The UCLA Bruins (28-8, 14-4 Pac-12) are off to their best start in conference play since 1969 after winning their ninth-consecutive series this weekend.
But it didn’t look so great at the start.
James Kaprielian (L, 7-3), UCLA’s top starting pitcher, took the mound Thursday night against Cal’s Daulton Jeffries (W, 4-2). It turned out to be a showdown, as 17 of the 18 combined team at bats resulted in no runs.
That one half inning that did have runs? The top of the 6th for Cal.
Lucas Erceg came up with one down, and hit a home run, his ninth of the season for the Bears. A couple of hits and a dropped foul ball by the left fielder later, and Cal had the only two runs of the game. Each team registered seven hits on the night, but the Bears’ seven were a little more timely.
UCLA bounced back on Friday, evening the series with a 7-1 victory.
After not scoring at all on Thursday, the Bruins made up for it early in the second game, plating five runs in the first two innings. Cal starter Ryan Mason (L, 4-2) struggled, lasting just three innings before giving way to the bullpen. But UCLA had done all the damage it would need to do.
Grant Watson (W, 6-3) surrendered just three hits over 6 1/3 innings of work, which resulted in one earned run. In typical fashion, the Bruin bullpen went the rest of the way without allowing a hit.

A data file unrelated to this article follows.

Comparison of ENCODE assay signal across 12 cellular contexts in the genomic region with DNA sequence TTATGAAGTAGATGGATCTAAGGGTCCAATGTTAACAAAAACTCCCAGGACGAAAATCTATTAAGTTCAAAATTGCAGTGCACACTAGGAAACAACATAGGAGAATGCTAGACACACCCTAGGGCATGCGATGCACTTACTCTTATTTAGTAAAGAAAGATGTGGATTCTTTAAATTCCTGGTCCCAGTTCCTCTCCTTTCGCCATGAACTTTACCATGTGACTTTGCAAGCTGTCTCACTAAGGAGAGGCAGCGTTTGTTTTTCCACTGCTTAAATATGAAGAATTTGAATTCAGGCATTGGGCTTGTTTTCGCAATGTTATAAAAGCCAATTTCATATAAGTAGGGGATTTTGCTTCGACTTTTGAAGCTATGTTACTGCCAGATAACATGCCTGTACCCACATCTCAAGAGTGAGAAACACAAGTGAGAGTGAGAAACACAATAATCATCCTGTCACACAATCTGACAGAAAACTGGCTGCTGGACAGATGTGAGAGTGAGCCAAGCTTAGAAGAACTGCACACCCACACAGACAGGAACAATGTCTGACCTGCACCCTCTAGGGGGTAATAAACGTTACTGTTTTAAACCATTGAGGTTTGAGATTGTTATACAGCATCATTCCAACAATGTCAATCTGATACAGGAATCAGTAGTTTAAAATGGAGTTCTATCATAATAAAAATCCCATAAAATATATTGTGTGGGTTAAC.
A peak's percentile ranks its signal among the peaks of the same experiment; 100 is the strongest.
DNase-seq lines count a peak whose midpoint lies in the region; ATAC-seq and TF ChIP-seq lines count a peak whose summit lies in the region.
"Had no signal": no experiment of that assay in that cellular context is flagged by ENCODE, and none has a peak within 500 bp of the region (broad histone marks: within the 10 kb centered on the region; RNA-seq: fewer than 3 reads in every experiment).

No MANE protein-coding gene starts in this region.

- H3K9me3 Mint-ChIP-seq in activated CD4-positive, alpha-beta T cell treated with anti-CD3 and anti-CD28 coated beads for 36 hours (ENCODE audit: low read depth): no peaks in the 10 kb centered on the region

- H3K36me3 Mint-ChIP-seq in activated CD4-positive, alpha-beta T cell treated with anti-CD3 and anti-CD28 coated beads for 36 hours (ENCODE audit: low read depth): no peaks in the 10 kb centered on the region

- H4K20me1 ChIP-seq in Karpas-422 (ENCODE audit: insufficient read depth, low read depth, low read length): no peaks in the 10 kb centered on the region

The rubber game on Saturday night turned out to be the best game of the weekend.
Once again, it was the top of the sixth where Cal got all of its scoring done. This time it was only one run, but just like Thursday, it came off the bat of Erceg.
The sophomore came up with runners on the corners and one out. On a 3-1 pitch, Erceg singled through the right side, bringing home first baseman Chris Paul.
That was the last batter UCLA starter Griffin Canning would face on the night as Tucker Forbes took over on the mound. Forbes would induce a double play to end the inning without any more runs scoring.
The Bruins were unable to get anything going against the Bears’ Matt Ladrech, who threw 6 2/3 shutout innings in the series finale.
But once he came out, UCLA was able to take advantage.
Alex Schick started the eighth inning with a couple strikeouts. The Bruins were able to put together a single and a walk to get Schick out of the game, bringing in Chris Muse-Fisher. The two-out rally didn’t stop with a new pitcher, thanks to RBI singles from the heart of the order in Ty Moore and Chris Keck.
Going into the 9th with a 2-1 lead, star closer David Berg was already in the game, having pitched a scoreless eighth. Cal was able to get a couple of hits in the ninth, but Berg forced Nick Halamandaris to groundout, ending the threat and the game.
Berg (W, 4-0), who is still nine saves shy of the NCAA career record, has allowed just four earned runs in 36 2/3 innings of work this year, good for an ERA of 0.98. He’s just one of the reasons why UCLA has gone on such a hot streak, and have taken control of the Pac-12.
The Bruins get Stanford next week. The Cardinal are the worst team in the conference this season, so UCLA should be able to extend its series winning streak to ten. Cal (23-13, 10-8 Pac-12) travels to Tucson to take on Arizona next weekend, which will end up being a battle for fourth place in the Pac-12 standings.
*Featured Photo (above) credit to Christopher Hanewinckel-USA TODAY Sports